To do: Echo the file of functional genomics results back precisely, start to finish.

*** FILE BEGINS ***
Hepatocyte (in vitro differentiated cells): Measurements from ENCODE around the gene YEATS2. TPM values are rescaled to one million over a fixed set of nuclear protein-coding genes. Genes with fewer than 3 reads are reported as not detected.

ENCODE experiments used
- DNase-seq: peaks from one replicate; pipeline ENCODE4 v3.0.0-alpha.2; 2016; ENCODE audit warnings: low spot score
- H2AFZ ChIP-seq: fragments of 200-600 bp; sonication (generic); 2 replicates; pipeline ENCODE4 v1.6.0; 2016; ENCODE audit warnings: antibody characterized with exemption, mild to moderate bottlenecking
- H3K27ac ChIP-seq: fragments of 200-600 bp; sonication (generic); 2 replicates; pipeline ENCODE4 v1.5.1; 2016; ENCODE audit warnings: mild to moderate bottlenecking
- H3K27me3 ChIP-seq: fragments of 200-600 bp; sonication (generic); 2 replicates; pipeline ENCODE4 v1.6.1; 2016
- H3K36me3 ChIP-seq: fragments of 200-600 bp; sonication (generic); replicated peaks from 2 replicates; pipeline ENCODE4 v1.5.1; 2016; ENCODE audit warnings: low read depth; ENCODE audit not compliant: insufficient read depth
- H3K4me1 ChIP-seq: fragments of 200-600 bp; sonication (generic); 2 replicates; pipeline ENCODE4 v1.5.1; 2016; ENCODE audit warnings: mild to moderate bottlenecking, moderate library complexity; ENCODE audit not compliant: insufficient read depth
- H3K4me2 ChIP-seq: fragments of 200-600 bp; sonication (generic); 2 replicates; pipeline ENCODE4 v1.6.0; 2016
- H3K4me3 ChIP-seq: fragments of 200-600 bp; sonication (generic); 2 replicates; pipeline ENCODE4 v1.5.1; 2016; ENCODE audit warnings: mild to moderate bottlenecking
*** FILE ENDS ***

Hepatocyte (in vitro differentiated cells): Measurements from ENCODE around the gene YEATS2. TPM values are rescaled to one million over a fixed set of nuclear protein-coding genes. Genes with fewer than 3 reads are reported as not detected.

ENCODE experiments used
- DNase-seq: peaks from one replicate; pipeline ENCODE4 v3.0.0-alpha.2; 2016; ENCODE audit warnings: low spot score
- H2AFZ ChIP-seq: fragments of 200-600 bp; sonication (generic); 2 replicates; pipeline ENCODE4 v1.6.0; 2016; ENCODE audit warnings: antibody characterized with exemption, mild to moderate bottlenecking
- H3K27ac ChIP-seq: fragments of 200-600 bp; sonication (generic); 2 replicates; pipeline ENCODE4 v1.5.1; 2016; ENCODE audit warnings: mild to moderate bottlenecking
- H3K27me3 ChIP-seq: fragments of 200-600 bp; sonication (generic); 2 replicates; pipeline ENCODE4 v1.6.1; 2016
- H3K36me3 ChIP-seq: fragments of 200-600 bp; sonication (generic); replicated peaks from 2 replicates; pipeline ENCODE4 v1.5.1; 2016; ENCODE audit warnings: low read depth; ENCODE audit not compliant: insufficient read depth
- H3K4me1 ChIP-seq: fragments of 200-600 bp; sonication (generic); 2 replicates; pipeline ENCODE4 v1.5.1; 2016; ENCODE audit warnings: mild to moderate bottlenecking, moderate library complexity; ENCODE audit not compliant: insufficient read depth
- H3K4me2 ChIP-seq: fragments of 200-600 bp; sonication (generic); 2 replicates; pipeline ENCODE4 v1.6.0; 2016
- H3K4me3 ChIP-seq: fragments of 200-600 bp; sonication (generic); 2 replicates; pipeline ENCODE4 v1.5.1; 2016; ENCODE audit warnings: mild to moderate bottlenecking